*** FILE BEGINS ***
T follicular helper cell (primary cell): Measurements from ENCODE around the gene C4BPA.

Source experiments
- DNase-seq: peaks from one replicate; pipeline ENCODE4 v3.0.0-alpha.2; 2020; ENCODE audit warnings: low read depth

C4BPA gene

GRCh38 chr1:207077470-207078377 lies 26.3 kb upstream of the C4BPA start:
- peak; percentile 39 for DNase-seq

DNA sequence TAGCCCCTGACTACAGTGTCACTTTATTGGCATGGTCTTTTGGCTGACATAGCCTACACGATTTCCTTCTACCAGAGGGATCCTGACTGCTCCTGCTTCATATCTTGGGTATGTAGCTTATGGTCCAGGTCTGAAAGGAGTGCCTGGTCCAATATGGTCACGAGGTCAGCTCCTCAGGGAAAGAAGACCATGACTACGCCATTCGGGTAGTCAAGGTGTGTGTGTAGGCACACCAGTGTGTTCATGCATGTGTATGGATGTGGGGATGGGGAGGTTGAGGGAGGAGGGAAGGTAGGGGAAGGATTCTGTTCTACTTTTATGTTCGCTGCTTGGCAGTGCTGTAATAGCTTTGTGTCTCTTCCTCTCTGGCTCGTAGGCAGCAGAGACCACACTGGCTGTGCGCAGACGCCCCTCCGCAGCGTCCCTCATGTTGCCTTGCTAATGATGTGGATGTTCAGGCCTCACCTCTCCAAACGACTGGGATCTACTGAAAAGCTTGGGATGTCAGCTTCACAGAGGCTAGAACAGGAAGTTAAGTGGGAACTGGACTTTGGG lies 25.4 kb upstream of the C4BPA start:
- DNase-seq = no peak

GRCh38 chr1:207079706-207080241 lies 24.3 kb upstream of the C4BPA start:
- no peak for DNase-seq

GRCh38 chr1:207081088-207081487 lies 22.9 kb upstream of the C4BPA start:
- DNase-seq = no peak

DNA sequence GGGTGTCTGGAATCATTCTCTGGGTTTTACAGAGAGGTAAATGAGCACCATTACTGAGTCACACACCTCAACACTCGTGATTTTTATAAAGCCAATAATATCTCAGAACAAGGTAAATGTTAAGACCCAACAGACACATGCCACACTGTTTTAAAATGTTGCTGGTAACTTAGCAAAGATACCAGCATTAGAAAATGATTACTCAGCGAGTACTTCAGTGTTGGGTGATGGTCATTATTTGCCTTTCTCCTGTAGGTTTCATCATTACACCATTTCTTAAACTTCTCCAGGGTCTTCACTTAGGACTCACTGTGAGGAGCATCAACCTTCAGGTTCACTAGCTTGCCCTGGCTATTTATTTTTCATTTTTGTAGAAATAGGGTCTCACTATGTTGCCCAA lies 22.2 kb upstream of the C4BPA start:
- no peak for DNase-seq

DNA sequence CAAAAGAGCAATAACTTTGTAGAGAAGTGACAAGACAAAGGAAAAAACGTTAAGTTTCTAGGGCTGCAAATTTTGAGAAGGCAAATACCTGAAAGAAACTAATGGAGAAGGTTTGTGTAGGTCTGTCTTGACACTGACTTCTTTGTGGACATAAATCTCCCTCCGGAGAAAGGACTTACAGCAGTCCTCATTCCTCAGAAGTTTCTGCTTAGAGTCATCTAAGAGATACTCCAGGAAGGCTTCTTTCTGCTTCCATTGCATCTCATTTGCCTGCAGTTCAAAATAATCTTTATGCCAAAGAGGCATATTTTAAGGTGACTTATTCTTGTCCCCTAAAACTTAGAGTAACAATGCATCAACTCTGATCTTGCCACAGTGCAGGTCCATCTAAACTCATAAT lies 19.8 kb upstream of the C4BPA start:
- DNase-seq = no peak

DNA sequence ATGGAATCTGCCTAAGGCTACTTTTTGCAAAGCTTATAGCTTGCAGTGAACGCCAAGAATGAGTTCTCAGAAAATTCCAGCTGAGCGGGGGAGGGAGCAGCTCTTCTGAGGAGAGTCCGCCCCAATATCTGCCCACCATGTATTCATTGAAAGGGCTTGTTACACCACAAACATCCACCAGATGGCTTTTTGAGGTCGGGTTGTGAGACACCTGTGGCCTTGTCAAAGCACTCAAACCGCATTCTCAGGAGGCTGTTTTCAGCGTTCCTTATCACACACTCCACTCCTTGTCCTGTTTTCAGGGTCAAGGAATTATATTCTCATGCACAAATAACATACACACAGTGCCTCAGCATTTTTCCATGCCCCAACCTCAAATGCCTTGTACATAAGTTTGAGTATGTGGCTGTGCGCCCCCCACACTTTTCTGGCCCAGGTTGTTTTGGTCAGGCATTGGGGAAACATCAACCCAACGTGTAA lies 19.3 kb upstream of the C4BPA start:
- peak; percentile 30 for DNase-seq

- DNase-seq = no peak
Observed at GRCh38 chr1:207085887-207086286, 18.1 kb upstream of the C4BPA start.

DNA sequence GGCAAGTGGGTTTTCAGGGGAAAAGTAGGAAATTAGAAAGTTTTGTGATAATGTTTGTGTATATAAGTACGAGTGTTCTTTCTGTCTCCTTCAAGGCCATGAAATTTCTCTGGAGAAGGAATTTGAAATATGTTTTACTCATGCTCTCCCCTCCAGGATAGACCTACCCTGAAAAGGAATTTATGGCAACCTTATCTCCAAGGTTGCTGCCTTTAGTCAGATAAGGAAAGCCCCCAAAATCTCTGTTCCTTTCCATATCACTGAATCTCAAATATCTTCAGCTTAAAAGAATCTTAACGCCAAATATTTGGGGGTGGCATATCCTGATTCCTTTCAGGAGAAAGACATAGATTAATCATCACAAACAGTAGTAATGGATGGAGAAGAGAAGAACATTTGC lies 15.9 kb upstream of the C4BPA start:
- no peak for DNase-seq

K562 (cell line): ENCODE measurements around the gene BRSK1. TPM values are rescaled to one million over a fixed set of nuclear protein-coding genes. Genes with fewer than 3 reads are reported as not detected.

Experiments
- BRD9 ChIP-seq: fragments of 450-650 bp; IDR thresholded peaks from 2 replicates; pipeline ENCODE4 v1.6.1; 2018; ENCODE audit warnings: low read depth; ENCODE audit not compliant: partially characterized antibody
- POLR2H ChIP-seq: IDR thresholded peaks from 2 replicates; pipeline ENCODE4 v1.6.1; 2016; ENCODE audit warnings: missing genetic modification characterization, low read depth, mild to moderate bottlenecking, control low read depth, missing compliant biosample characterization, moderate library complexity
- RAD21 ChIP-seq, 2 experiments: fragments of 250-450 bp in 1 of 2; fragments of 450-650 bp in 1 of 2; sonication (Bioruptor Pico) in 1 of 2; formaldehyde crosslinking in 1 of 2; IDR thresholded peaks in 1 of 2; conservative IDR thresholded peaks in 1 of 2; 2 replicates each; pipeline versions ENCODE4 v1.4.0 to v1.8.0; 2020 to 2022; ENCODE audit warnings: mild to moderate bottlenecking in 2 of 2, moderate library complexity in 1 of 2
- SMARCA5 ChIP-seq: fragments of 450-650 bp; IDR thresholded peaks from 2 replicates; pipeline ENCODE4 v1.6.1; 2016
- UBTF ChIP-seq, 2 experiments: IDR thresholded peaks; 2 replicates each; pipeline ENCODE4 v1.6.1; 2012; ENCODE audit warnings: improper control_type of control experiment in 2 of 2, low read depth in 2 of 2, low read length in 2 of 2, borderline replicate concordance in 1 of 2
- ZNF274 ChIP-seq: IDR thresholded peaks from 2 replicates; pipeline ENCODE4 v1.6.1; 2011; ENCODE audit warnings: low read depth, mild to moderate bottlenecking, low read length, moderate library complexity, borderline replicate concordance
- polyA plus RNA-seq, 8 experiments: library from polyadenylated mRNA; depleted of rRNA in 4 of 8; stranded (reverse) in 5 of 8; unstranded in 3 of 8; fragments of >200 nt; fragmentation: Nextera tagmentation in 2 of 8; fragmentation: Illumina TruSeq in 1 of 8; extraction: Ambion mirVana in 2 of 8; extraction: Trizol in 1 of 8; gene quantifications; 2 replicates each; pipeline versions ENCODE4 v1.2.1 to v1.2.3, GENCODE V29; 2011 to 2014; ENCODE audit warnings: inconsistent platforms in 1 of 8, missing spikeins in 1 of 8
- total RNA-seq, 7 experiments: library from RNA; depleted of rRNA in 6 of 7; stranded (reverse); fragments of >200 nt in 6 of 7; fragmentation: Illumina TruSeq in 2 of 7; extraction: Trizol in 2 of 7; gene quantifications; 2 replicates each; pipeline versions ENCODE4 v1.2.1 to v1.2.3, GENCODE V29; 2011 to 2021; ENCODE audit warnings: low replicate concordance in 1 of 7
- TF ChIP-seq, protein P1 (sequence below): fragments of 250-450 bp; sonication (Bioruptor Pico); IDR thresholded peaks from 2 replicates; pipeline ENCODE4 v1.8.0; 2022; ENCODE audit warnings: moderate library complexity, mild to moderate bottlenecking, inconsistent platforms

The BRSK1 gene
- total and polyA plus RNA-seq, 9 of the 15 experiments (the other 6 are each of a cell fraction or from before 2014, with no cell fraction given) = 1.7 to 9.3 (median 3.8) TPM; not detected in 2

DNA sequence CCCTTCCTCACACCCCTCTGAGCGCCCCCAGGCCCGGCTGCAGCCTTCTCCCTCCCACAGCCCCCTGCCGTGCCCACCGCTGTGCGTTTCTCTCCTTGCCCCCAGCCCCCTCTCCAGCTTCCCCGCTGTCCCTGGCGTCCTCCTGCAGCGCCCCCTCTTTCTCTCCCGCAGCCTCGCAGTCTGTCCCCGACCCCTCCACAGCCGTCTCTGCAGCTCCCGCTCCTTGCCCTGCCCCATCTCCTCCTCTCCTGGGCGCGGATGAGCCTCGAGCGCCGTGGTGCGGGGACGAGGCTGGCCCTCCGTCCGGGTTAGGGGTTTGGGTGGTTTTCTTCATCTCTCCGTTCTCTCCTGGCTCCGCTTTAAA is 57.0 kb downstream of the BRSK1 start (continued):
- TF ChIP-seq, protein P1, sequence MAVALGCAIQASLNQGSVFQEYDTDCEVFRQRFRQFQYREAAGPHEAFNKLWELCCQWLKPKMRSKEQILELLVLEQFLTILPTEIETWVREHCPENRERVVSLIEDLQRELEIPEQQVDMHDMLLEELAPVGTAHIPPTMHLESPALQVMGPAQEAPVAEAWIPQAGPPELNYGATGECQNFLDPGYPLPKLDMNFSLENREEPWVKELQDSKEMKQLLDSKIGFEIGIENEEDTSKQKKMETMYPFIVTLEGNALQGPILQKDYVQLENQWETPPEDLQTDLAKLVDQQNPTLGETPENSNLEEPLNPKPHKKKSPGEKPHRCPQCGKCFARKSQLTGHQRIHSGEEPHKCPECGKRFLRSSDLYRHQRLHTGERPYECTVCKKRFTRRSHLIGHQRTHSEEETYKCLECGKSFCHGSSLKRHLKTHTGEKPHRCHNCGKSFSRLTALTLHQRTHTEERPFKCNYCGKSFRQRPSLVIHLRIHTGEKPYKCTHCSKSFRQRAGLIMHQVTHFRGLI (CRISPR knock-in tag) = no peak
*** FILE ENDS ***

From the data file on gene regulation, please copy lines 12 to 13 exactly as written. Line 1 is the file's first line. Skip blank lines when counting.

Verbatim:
- DNase-seq = no peak

DNA sequence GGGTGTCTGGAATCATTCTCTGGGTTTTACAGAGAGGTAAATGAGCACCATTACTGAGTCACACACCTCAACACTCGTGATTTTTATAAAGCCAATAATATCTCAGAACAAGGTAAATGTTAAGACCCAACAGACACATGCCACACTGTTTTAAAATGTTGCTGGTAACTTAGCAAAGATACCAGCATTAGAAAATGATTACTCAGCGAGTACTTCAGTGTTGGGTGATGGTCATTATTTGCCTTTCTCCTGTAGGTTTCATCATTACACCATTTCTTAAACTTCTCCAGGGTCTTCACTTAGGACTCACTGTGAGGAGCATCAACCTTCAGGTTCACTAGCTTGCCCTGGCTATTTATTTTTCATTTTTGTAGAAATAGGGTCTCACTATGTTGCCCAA lies 22.2 kb upstream of the C4BPA start: